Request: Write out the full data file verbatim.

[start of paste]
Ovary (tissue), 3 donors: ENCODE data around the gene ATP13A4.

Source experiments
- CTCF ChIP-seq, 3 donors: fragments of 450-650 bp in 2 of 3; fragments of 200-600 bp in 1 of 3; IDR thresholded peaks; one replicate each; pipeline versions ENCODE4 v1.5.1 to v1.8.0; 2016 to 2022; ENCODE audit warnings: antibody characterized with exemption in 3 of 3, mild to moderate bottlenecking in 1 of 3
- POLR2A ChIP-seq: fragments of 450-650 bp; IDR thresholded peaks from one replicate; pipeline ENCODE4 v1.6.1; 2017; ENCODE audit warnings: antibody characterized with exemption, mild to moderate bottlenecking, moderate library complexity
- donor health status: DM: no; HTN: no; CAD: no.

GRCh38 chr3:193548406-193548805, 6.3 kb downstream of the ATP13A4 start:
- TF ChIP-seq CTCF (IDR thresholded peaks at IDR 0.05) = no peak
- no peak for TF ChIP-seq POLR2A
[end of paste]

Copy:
Ovary (tissue), 3 donors: ENCODE data around the gene ATP13A4.

Source experiments
- CTCF ChIP-seq, 3 donors: fragments of 450-650 bp in 2 of 3; fragments of 200-600 bp in 1 of 3; IDR thresholded peaks; one replicate each; pipeline versions ENCODE4 v1.5.1 to v1.8.0; 2016 to 2022; ENCODE audit warnings: antibody characterized with exemption in 3 of 3, mild to moderate bottlenecking in 1 of 3
- POLR2A ChIP-seq: fragments of 450-650 bp; IDR thresholded peaks from one replicate; pipeline ENCODE4 v1.6.1; 2017; ENCODE audit warnings: antibody characterized with exemption, mild to moderate bottlenecking, moderate library complexity
- donor health status: DM: no; HTN: no; CAD: no.

GRCh38 chr3:193548406-193548805, 6.3 kb downstream of the ATP13A4 start:
- TF ChIP-seq CTCF (IDR thresholded peaks at IDR 0.05) = no peak
- no peak for TF ChIP-seq POLR2A